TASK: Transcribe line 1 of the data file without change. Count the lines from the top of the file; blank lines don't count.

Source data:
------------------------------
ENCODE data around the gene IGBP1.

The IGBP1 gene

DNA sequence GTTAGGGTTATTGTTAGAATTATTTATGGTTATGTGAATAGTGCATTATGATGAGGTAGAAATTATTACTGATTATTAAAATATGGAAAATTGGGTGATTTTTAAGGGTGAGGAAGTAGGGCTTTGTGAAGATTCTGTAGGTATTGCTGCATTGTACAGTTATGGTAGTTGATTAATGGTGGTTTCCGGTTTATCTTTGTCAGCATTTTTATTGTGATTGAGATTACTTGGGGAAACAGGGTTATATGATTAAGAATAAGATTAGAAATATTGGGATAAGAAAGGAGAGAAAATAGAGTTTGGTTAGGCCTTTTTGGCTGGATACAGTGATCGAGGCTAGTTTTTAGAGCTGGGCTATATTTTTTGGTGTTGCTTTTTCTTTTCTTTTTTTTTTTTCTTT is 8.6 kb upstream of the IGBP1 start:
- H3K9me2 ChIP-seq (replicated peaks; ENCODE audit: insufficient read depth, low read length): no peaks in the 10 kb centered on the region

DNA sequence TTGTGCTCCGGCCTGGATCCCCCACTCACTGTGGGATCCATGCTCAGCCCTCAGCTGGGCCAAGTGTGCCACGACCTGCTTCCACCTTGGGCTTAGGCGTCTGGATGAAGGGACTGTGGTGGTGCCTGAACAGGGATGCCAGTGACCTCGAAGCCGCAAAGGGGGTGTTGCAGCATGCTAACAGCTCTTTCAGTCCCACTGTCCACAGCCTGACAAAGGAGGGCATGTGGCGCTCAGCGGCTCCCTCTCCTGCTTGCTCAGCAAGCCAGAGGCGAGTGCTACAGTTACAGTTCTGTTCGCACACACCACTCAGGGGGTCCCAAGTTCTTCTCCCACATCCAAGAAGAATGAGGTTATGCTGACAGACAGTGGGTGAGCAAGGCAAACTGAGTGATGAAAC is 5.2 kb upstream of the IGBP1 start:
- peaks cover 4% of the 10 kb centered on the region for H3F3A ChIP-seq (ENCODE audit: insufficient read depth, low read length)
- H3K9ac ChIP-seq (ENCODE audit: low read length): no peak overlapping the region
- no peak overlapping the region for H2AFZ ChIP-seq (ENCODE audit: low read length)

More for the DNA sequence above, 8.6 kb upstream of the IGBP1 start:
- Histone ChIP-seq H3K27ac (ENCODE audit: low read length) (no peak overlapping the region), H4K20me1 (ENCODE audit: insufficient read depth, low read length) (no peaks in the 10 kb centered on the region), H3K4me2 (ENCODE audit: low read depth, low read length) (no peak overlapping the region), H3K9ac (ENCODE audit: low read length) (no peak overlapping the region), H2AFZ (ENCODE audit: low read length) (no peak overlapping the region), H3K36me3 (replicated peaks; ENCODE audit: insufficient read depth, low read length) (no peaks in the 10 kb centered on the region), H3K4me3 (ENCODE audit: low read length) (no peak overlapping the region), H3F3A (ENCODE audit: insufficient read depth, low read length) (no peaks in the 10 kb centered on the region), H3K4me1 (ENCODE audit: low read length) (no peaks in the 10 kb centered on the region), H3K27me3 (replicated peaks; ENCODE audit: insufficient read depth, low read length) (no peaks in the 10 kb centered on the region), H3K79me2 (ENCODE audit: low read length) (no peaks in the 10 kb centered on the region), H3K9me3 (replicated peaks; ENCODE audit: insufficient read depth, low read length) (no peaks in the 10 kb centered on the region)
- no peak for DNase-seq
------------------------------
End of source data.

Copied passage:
ENCODE data around the gene IGBP1.